Organizing processes in the voluntary social sector: a study of institutionalization and organizing in: Bedre Psykiatri Ungdom, Headspace, Sind & Livslinien

Jane Elkjær Simonsen

Student thesis: Master thesis


This thesis is the result of an empirical study on the organizing processes related to the volunteer organizations of Bedre Psykiatri Ungdom, Headspace, Sind and Livslinien. These organizations operate within the voluntary social sector and provide services for the psychologically vulnerable and their relatives. The purpose is to investigate organizing practices and their nature, in order to gain a better understanding of the voluntary social world. This understanding shall contribute to improvement in the co-creation efforts of the public sector and civil society. The empirical study takes root in the philosophy of social constructivism by generating interpretations from the collected data. The research strategy is based on principles of ethnographic research where the researcher has conducted self-ethnography because the researcher has been a member of one of the case organizations. Furthermore principles of triangulations have been used in the remaining case organizations where the empirical data is collected through semi-structured interviews, observations and collection of documents. These findings are interpreted into a theoretical framework using 8 dimensions to explain how the case organizations adopts bureaucratic and collectivist practices in their organizing efforts. There is a tendency that shows that the volunteer organizations are becoming more professional. This visible in those organizations that have employed management who provides clearly defined frames in which the volunteers can navigate in. These frames are formalized through written volunteer policies and volunteer handbooks, and serve the purpose of avoiding misdirected activities, which can result in ineffective organizational performance. Findings indicate that the volunteer organizations are also based on collectivist principles of social control based on personalistic and moral appeals, informal social relations and non-monetary solidarity incentives, and these characteristics explains the motivations of the volunteers. Furthermore the study explains the consequences of depending on too many collectivist practices and how the engagement of the volunteers may wane in a response to this. It highlights the need for blending bureaucratic and collectivist practices in the organizing efforts. Additionally the study clarifies how the institutional environment influences these organizing practices, because the social structures in the organizational field creates isomorphic change. This points to the fact that the case organizations conform to the formalized structures of the foundations, upon which they are dependent on for financials aids. Moreover, it is argued the organizational field will create a rational institutional myth, stating that ‘frames’, ‘structures’ and ‘formalization’ is needed in order to receive funding and to secure the quality of the service. This explains why certain practices from the findings on the organizing practices are based on bureaucratic principles. However, it is identified that the case organizations can also decouple from these formalized structures which enables them provide the best service for the psychologically vulnerable users. By being responsive, flexible and different, the volunteer organizations separate the voluntary offer from that of the public and professional offer.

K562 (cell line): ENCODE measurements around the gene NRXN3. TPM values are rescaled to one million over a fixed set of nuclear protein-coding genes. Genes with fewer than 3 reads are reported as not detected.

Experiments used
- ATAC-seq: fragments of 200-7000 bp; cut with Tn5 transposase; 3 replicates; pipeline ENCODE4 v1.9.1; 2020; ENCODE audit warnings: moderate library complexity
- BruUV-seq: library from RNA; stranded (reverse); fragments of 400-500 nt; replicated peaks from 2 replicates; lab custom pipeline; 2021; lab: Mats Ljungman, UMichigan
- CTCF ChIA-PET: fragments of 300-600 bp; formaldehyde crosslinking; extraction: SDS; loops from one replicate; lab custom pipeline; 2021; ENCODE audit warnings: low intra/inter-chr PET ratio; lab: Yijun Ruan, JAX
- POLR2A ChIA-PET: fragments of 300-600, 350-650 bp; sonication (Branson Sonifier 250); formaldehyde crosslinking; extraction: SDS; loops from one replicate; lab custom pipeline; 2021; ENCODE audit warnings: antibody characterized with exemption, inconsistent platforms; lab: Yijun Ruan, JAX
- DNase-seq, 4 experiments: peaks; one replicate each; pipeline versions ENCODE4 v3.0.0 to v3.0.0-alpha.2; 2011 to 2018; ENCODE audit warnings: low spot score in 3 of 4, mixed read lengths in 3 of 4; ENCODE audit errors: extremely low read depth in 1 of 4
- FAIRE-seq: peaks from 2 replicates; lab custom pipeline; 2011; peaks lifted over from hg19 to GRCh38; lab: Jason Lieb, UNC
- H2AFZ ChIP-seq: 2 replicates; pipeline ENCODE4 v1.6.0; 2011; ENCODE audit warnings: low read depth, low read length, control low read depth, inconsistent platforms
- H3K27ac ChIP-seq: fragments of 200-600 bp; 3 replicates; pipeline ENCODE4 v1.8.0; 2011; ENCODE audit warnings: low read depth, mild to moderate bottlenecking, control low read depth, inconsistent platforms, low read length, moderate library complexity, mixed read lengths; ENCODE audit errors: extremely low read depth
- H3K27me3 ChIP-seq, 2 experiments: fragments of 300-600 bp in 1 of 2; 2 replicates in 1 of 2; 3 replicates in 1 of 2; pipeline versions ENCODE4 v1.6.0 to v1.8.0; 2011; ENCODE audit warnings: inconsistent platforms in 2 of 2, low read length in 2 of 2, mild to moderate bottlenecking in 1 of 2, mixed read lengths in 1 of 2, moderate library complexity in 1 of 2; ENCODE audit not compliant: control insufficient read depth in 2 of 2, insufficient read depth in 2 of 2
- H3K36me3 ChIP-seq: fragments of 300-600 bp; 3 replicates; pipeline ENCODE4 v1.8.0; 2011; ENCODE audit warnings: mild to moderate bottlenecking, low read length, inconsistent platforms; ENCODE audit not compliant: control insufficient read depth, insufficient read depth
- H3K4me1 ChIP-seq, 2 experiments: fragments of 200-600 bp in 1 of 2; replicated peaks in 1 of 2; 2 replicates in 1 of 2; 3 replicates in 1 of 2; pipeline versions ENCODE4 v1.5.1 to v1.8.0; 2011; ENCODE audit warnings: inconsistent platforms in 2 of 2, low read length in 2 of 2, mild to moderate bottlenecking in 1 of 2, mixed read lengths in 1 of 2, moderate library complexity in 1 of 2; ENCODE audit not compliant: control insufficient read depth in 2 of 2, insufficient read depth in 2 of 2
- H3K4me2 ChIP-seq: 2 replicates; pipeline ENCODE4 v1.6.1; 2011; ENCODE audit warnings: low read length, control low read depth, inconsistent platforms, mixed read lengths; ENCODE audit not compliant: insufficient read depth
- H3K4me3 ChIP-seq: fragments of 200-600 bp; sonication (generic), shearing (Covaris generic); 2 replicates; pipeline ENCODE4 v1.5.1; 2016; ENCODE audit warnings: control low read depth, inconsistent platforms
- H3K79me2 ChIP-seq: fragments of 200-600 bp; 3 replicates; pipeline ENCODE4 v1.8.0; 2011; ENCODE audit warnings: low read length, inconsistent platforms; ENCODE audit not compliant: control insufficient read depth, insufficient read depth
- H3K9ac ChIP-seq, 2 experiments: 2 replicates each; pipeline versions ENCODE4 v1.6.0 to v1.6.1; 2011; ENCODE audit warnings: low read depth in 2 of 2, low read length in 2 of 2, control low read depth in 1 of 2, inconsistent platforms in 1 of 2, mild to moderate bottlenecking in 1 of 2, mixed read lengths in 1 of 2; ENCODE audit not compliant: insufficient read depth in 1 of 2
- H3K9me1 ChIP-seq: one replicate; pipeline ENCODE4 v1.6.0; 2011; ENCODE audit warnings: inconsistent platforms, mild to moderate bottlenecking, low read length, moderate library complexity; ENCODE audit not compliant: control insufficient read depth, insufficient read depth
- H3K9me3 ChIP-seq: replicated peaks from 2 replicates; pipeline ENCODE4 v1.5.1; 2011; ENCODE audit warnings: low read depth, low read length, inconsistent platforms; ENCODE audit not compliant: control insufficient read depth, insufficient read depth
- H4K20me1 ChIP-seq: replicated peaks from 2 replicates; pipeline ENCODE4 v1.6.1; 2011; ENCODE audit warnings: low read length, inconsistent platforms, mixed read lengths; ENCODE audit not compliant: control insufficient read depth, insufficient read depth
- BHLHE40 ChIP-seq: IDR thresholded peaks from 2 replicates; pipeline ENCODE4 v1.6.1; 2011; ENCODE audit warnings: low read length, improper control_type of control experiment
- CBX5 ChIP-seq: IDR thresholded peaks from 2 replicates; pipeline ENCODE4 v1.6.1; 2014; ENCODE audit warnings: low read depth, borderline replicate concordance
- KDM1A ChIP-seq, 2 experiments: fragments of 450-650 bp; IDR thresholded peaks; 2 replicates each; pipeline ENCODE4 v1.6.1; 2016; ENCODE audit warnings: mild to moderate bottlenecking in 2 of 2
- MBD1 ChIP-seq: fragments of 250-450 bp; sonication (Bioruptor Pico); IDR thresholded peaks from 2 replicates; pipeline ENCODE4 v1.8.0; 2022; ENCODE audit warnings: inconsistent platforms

EducationsMSc in Strategy, Organization and Leadership, (Graduate Programme) Final Thesis
Publication date2014
Number of pages89